Taking intentional steps to nurture your body, mind, and spirit is an integral part of this process, as it communicates a message of self-worth and prioritizes holistic well-being. This can include activities like mindful exercise, nourishing your body with balanced nutrition, ensuring adequate rest, and engaging in activities that bring you joy and relaxation. In doing so, you affirm that your body deserves care and attention regardless of how much it fits into society’s idea of “attractiveness.”

What is Body Neutrality?

The concept of body neutrality emphasizes a different approach to body positivity, in that people should not think of their bodies in a positive or negative way whatsoever. Instead of focusing on the physical qualities of what your body looks like, body neutrality encourages people to practice focusing on what functions their body serves them.

In contrast with the body positivity movement, which advocates loving your body no matter what, body neutrality acknowledges that unconditional “positivity” sets unrealistic standards and expectations for most individuals. Body neutrality recognizes that it’s normal for people to have fluctuations in how they feel about their bodies. Many people find body neutrality to be more authentic and realistic as opposed to false positivity, which can often come across as forced or unrealistic.

Here are some ways to practice body neutrality:

  • Practice intuitive eating: Choose foods that provide essential nourishment for your body, but also be sure to include the foods you crave or love as well.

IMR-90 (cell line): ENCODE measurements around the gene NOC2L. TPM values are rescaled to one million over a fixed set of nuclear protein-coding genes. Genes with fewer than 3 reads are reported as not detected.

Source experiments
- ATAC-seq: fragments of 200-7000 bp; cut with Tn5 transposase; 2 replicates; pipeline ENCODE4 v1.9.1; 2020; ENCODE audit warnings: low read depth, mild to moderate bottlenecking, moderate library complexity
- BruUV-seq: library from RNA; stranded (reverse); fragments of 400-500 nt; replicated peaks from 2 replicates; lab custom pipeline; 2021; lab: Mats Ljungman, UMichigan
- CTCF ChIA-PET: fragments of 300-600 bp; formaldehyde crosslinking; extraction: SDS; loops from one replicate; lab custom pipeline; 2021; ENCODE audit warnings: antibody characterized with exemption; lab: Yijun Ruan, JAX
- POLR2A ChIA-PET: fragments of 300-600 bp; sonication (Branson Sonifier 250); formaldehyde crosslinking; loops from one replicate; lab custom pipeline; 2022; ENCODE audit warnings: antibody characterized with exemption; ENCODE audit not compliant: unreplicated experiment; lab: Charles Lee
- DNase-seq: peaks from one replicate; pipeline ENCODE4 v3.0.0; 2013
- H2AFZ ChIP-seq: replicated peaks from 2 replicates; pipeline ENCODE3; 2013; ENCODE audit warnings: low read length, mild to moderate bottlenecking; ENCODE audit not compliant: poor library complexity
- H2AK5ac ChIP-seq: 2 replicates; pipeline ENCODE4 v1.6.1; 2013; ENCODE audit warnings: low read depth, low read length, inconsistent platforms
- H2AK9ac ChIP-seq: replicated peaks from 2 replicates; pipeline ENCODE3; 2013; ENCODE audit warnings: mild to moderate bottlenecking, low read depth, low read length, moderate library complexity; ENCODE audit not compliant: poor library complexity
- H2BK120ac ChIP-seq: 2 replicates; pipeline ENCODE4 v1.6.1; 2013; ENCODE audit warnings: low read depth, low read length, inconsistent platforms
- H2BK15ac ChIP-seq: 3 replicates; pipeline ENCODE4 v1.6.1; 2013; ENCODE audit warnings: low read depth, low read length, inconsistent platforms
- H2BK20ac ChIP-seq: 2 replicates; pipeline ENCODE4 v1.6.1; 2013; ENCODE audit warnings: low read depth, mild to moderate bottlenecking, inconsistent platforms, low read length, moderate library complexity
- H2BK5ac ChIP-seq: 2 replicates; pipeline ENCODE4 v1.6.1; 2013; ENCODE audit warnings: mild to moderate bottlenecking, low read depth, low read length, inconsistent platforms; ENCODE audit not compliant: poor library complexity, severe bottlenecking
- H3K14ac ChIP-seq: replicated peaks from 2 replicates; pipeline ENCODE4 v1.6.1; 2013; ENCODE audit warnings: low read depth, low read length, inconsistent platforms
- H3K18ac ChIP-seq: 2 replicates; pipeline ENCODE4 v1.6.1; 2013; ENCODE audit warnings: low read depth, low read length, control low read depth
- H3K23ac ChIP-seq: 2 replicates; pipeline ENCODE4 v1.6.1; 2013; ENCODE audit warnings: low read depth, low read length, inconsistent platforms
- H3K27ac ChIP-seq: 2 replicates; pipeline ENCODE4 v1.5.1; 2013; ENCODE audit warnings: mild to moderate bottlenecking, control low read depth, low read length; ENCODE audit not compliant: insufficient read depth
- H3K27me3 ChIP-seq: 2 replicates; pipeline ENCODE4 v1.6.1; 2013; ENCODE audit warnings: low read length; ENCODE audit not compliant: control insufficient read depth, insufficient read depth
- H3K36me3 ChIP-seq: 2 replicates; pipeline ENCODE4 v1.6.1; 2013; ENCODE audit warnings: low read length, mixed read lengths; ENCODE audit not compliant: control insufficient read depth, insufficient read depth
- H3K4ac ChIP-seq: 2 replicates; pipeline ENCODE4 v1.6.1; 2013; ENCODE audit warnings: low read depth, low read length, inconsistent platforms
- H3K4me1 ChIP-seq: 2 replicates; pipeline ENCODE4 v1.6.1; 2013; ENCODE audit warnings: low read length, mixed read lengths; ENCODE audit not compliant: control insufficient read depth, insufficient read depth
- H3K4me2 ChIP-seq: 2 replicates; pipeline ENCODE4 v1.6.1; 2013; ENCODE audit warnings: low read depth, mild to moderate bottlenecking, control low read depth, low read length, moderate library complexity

• Reconsider movement and exercise: Go for physical activities that you enjoy instead of ones that feel like a punishment.
  • Eliminate body comparisons: Since body dissatisfaction can stem from comparison with others, reducing exposure to triggers that may cause these comparisons is key.
  • Set boundaries: Shut down any conversations about body image that make you feel uncomfortable, or redirect them to more body-neutral discussions.

Improving Body Image and Adopting Body Neutrality in Eating Disorder Recovery

We know that maintaining a healthy body image and rejecting toxic, unrealistic body standards is often much easier said than done, especially when co-occurring psychological symptoms are present.

If you or a loved one is struggling with negative body image or an unhealthy relationship with food, know that you are not alone. At VERY, our compassionate team of professionals specializes in treating all types of eating disorders with an integrative, collaborative approach that significantly boosts your chances of achieving successful, lasting recovery.

Schedule a free consultation today to learn more about how VERY can support you along your recovery journey.